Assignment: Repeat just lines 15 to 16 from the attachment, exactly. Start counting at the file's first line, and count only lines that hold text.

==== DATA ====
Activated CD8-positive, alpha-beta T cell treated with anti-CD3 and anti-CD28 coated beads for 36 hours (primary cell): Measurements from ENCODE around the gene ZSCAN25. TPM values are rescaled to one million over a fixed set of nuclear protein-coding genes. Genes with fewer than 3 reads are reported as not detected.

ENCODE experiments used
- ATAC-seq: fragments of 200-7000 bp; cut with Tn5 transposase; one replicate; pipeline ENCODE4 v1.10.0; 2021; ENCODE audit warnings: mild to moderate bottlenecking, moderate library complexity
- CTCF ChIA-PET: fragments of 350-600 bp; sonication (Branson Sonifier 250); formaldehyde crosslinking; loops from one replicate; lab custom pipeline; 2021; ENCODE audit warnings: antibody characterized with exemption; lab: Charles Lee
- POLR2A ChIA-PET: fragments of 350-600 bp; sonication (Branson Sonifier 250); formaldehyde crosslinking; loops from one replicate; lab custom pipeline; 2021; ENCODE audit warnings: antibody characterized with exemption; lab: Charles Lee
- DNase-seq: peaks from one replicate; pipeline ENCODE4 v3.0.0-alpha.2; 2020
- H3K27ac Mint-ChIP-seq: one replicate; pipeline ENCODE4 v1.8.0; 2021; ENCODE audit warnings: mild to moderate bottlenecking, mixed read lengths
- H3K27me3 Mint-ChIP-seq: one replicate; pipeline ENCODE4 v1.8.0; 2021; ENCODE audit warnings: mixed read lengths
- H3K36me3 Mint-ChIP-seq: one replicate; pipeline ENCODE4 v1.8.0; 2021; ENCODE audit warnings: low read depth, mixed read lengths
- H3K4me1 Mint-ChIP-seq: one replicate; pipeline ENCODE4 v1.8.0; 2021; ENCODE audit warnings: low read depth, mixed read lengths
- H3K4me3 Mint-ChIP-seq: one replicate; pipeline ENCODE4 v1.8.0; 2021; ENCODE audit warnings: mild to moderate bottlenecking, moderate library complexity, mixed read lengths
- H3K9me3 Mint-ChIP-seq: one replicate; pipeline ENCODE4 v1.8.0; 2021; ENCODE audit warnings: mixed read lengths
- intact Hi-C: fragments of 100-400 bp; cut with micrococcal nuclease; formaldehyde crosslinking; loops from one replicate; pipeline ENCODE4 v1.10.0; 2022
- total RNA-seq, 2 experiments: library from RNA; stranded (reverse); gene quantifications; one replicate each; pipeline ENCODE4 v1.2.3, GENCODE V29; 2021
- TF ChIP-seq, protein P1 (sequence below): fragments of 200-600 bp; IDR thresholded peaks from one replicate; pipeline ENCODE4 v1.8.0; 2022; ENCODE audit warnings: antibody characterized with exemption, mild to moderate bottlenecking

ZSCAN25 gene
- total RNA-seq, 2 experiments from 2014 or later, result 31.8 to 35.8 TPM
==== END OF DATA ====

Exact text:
- TF ChIP-seq, protein P1 (sequence below): fragments of 200-600 bp; IDR thresholded peaks from one replicate; pipeline ENCODE4 v1.8.0; 2022; ENCODE audit warnings: antibody characterized with exemption, mild to moderate bottlenecking

ZSCAN25 gene